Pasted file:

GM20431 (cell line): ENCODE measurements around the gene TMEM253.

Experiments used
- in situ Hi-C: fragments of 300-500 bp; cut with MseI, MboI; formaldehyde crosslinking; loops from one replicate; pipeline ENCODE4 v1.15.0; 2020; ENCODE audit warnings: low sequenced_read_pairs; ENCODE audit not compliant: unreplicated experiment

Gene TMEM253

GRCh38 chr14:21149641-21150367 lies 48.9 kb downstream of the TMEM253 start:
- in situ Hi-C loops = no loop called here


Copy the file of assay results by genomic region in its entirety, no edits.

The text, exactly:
GM20431 (cell line): ENCODE measurements around the gene TMEM253.

Experiments used
- in situ Hi-C: fragments of 300-500 bp; cut with MseI, MboI; formaldehyde crosslinking; loops from one replicate; pipeline ENCODE4 v1.15.0; 2020; ENCODE audit warnings: low sequenced_read_pairs; ENCODE audit not compliant: unreplicated experiment

Gene TMEM253

GRCh38 chr14:21149641-21150367 lies 48.9 kb downstream of the TMEM253 start:
- in situ Hi-C loops = no loop called here